Yucatan, Mexico: who are you?

Yucatan Impressions

At first glance, the Yucatan isn’t particularly beautiful. You might even say it’s generally pretty bland. You don’t find the natural color that you would in Caribbean countries, no real color side from the green of foliage or the desert inspired yellow gray sands. Yucatan’s beauty lies elsewhere. You’ll find it on a random beach, tucked away in a cenote, hidden in a backyard restaurant, or on the brightly painted walls of a home. You might find it in a smile, or a spicy meal, but it’s almost never in your face. In many ways, it’s the same for its people. Outwardly and initially they may not seem like the warmest people. Sure they have Latin passion but it’s not immediately apparent. Maybe it’s just towards gringos, but you rarely get the impression someone is happy to just speak to you. But, right under the surface, if the ice gets chipped just a little, the smile is waiting, hoping for an opportunity to reveal itself. Just a few extra words prompts that Latin warmth we’ve all heard so much about. They just request a bit more of an effort, and rightly so.

My first impressions of Mexico are of the Yucatan. Well, it’s only been 2 weeks but this country clearly has a lot to offer, even if all you get to see is the Yucatan. Not simply for tourists but for anyone who appreciates opportunity. Granted, many of the lower class may not feel the same and there’s no doubt there’s a level of bureaucracy and corruption that would likely make creating a life here difficult, add to that the typical warm weather cultural propensity for not ever being in a rush and you might find yourself ready to go back to a more civilized place where you can get things done. But if you’re willing to adapt, you might just find a burgeoning economy, a hard working population, and a rapid pace of change.

It’s infrastructure may not rival Canada’s but I would argue that they are moving faster the latter. Yucatan is a haven for tourists. It may not be the safest according to the stats, but it’s safe enough in the right places and the value of foreign money makes living here easy. Travel within Mexico is insanely cheap measured in something like $3 per hundred kilometers. The equivalent of a metro ride fare can get you to the next beach town or into the jungle. It’s surprisingly organized and depending on which option you choose, as comfortable as any greyhound back home. Willing to downgrade a bit and grab the coletivo and you have even more options for even less money, but be prepared for less comfort and a longer ride with multiple stops.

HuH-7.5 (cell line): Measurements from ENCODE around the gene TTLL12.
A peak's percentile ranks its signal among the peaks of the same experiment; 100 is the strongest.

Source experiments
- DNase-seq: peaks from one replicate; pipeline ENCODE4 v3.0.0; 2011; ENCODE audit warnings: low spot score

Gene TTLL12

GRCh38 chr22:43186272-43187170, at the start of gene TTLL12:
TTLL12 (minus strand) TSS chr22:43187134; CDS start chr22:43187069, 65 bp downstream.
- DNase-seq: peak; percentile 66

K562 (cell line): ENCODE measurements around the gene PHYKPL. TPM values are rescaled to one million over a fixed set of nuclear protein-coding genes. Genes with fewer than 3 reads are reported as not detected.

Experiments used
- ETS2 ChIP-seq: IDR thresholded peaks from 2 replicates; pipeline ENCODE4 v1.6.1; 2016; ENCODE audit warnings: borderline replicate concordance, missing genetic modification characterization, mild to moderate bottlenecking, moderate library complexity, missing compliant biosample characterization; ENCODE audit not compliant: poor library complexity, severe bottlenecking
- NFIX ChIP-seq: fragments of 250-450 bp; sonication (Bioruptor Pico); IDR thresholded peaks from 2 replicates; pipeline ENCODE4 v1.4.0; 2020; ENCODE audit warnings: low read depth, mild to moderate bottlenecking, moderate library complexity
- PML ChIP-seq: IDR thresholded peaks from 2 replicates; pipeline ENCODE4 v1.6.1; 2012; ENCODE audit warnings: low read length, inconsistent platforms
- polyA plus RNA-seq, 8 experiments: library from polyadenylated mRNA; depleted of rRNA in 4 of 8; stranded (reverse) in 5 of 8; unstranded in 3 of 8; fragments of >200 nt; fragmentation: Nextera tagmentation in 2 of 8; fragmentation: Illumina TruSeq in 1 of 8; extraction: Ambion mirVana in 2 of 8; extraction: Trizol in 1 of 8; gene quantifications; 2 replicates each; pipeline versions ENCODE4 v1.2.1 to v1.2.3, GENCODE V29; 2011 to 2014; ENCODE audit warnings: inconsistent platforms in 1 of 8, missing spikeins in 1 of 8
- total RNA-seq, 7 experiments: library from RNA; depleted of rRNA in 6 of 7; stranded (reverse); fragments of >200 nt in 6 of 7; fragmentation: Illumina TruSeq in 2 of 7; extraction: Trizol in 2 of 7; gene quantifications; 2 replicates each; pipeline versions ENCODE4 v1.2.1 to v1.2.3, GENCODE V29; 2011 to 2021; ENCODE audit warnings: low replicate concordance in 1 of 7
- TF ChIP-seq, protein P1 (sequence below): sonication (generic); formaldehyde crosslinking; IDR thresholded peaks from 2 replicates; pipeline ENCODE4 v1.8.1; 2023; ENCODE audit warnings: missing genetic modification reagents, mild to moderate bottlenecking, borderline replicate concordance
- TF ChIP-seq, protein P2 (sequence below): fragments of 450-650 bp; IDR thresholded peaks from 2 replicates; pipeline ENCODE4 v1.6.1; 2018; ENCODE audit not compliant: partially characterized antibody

Food, as with anywhere is touch and go. Some places offer relatively bland food for next to nothing and others provide a fiery delight, quickly and at prices that make you wonder what it is exactly that you pay for back home at the grocery store. Can it really all be taxes? Same goes for transport. How can they afford such low rates when the price of gas is set globally? I can only assume that it’s subsidized and set nationally but I haven’t done the research. The stories you’ve heard about amazing tacos for pennies, is true. Sure it’s closer to a dollar but the tacos are also closer to being heaven wrapped in a tortilla, loaded with whatever goodies you see fit to pile on.

So far, I’ve only traveled a bit through Quintana Roo, on the Yucatan, so I can’t yet speak for the rest of the country but I can say that Q Roo feels like one small town. It seems like all tourists and travelers are on more or less the same itinerary, just at different times and in different directions. It’s quite common for people to travel together for a bit, split up and find each other again accidentally a couple days, weeks later. That’s both sad and wonderful, but speaks to a certain lack of creativity on our parts. But when you only have a few weeks to explore, it makes sense that you’d go for the tried and true. That being said, there’s also more than enough to fill your time with, from scuba diving, nightlife, cenote explorations, ruin hopping, food tasting, or just regular conversations with the locals, the Yucatan really does have it all. There’s not to much to dislike here if you have an open mind and an open heart.


Catholicism is certainly good for cathedral interiors. This one is particularly beautiful in Merida.
Cancun rundown home
2 of my all-time favorite fruits in one shot, both readily available in the Yucatan. Jack fruit in my hand and the other I don’t know the english name for, but back home we call them kenep..
Cancun beach
Ah, the road to Merida.
Cancun beach
Merida is a classic example of clashed of culture and European colonialism’s disregard for history. The walls of this cathedral were built from locally sourced stones but they had no issues taking stones from local Mayan temples and integrating it into the walls, this the serpent symbol seen here.
Cancun sunset
Merida is full of sights. Most subtle, but this one not so much.

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